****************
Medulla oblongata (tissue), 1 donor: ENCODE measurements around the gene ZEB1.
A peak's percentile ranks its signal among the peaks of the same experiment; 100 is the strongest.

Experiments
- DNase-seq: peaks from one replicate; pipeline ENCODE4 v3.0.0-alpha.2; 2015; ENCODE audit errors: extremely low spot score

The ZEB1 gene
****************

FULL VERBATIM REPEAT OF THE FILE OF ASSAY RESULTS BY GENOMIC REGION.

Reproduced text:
Medulla oblongata (tissue), 1 donor: ENCODE measurements around the gene ZEB1.
A peak's percentile ranks its signal among the peaks of the same experiment; 100 is the strongest.

Experiments
- DNase-seq: peaks from one replicate; pipeline ENCODE4 v3.0.0-alpha.2; 2015; ENCODE audit errors: extremely low spot score

The ZEB1 gene